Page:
Exemplary Originality in the Ethics and Aesthetics of Kant: The Case of Naiveté

Annie Hounsokou

DOI: http://dx.doi.org/10.12775/33062


The following is an exploration of Kant’s use of the expression “exemplary originality” in his practical philosophy and in his aesthetics. In the Critique of Practical Reason and in Groundwork for the Metaphysics of Morals, Kant claims that there can be no exemplary originality in morality because (1) there is no way for us to know whether an act is really exemplary (2) it is not licit for us to imitate others, because we must always act from duty, i.e. from our own call to duty. In the Critique of Judgment, exemplary originality is what makes a work of art a standard to follow, i.e. a work of genius. After comparing and contrasting the two, I use the definition of the Critique of judgment to clarify the definition of Groundwork and the Critique of Practical Reason. I then examine the status of naiveté, a third, and puzzling, kind of exemplary originality.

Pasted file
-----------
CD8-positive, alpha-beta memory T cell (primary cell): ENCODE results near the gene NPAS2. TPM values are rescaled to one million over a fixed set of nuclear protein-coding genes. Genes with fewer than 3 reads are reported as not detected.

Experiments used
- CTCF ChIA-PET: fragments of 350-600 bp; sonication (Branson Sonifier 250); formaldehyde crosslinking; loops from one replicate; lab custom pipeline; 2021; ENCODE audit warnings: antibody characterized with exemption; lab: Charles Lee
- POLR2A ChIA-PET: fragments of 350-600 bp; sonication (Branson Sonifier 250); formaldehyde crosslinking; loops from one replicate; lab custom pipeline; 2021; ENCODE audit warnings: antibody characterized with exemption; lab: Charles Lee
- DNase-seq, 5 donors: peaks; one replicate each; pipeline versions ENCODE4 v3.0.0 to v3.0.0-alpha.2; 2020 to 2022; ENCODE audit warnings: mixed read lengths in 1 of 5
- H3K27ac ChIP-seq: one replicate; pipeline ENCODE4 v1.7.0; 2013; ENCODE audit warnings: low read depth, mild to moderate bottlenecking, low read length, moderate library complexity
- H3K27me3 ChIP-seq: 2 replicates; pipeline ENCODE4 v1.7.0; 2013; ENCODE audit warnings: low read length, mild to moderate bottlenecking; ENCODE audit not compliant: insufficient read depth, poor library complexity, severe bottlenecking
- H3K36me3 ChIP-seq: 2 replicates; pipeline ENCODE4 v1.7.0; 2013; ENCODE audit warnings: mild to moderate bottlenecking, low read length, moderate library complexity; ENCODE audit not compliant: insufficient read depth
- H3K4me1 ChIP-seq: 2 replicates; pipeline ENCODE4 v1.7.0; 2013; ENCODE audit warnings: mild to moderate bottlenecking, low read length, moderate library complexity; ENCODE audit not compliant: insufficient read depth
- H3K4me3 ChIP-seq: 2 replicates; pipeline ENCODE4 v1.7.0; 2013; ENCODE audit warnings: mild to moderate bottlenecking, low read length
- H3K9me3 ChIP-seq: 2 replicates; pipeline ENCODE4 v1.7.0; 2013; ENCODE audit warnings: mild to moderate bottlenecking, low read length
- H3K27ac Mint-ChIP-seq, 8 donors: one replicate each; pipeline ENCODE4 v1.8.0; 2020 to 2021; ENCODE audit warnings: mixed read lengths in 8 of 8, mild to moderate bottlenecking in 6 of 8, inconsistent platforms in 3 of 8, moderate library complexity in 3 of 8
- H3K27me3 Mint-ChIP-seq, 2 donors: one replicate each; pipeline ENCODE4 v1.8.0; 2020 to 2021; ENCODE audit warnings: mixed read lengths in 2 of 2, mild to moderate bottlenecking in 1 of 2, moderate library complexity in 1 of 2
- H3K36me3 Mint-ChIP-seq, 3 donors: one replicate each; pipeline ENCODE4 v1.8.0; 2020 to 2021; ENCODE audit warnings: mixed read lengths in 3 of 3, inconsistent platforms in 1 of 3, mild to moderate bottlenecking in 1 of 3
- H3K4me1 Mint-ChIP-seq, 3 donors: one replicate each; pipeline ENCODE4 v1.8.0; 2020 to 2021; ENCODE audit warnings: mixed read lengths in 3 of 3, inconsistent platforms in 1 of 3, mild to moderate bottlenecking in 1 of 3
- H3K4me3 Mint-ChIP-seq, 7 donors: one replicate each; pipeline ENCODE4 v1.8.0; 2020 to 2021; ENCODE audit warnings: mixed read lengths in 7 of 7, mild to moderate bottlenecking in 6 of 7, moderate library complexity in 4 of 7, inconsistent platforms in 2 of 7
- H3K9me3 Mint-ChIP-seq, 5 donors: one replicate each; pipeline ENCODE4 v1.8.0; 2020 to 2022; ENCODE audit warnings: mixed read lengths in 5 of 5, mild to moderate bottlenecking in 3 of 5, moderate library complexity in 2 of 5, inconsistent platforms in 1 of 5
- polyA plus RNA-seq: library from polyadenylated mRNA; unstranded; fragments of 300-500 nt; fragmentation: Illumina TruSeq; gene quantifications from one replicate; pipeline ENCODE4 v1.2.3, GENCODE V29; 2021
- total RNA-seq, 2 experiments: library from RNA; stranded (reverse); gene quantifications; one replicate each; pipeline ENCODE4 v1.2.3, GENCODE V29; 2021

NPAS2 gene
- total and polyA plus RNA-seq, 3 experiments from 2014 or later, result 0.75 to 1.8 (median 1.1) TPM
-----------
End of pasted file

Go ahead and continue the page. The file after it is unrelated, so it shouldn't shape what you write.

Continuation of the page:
Słowa kluczowe

exemplary;originality; genius; moral education; naïveté

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